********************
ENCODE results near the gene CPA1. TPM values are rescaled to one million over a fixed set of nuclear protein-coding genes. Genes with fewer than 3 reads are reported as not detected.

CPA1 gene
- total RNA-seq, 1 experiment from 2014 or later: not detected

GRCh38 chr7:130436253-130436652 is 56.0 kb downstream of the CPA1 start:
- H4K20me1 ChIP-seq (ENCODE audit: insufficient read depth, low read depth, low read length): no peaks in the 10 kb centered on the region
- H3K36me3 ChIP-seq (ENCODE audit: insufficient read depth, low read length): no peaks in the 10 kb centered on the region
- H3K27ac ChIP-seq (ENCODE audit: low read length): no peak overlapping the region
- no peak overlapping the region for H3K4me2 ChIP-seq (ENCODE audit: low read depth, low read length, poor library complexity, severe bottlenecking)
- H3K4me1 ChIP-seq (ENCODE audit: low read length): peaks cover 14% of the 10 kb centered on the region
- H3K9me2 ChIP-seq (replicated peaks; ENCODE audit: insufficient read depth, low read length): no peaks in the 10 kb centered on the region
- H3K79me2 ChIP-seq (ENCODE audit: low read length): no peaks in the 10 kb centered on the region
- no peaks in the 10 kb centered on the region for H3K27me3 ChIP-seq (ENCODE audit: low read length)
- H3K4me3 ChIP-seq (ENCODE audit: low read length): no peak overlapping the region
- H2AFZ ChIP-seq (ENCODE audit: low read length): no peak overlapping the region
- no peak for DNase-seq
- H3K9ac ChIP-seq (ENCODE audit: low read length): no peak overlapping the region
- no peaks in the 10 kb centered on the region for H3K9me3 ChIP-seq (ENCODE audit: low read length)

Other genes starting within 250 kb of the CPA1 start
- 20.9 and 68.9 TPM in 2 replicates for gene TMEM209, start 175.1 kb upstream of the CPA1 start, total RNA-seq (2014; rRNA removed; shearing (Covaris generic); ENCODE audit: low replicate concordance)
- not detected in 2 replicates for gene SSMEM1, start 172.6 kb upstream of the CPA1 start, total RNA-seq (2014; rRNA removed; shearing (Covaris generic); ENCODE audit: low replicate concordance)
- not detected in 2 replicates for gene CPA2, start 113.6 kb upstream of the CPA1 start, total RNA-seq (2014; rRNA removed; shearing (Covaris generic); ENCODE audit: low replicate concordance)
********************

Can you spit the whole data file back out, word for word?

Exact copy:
ENCODE results near the gene CPA1. TPM values are rescaled to one million over a fixed set of nuclear protein-coding genes. Genes with fewer than 3 reads are reported as not detected.

CPA1 gene
- total RNA-seq, 1 experiment from 2014 or later: not detected

GRCh38 chr7:130436253-130436652 is 56.0 kb downstream of the CPA1 start:
- H4K20me1 ChIP-seq (ENCODE audit: insufficient read depth, low read depth, low read length): no peaks in the 10 kb centered on the region
- H3K36me3 ChIP-seq (ENCODE audit: insufficient read depth, low read length): no peaks in the 10 kb centered on the region
- H3K27ac ChIP-seq (ENCODE audit: low read length): no peak overlapping the region
- no peak overlapping the region for H3K4me2 ChIP-seq (ENCODE audit: low read depth, low read length, poor library complexity, severe bottlenecking)
- H3K4me1 ChIP-seq (ENCODE audit: low read length): peaks cover 14% of the 10 kb centered on the region
- H3K9me2 ChIP-seq (replicated peaks; ENCODE audit: insufficient read depth, low read length): no peaks in the 10 kb centered on the region
- H3K79me2 ChIP-seq (ENCODE audit: low read length): no peaks in the 10 kb centered on the region
- no peaks in the 10 kb centered on the region for H3K27me3 ChIP-seq (ENCODE audit: low read length)
- H3K4me3 ChIP-seq (ENCODE audit: low read length): no peak overlapping the region
- H2AFZ ChIP-seq (ENCODE audit: low read length): no peak overlapping the region
- no peak for DNase-seq
- H3K9ac ChIP-seq (ENCODE audit: low read length): no peak overlapping the region
- no peaks in the 10 kb centered on the region for H3K9me3 ChIP-seq (ENCODE audit: low read length)

Other genes starting within 250 kb of the CPA1 start
- 20.9 and 68.9 TPM in 2 replicates for gene TMEM209, start 175.1 kb upstream of the CPA1 start, total RNA-seq (2014; rRNA removed; shearing (Covaris generic); ENCODE audit: low replicate concordance)
- not detected in 2 replicates for gene SSMEM1, start 172.6 kb upstream of the CPA1 start, total RNA-seq (2014; rRNA removed; shearing (Covaris generic); ENCODE audit: low replicate concordance)
- not detected in 2 replicates for gene CPA2, start 113.6 kb upstream of the CPA1 start, total RNA-seq (2014; rRNA removed; shearing (Covaris generic); ENCODE audit: low replicate concordance)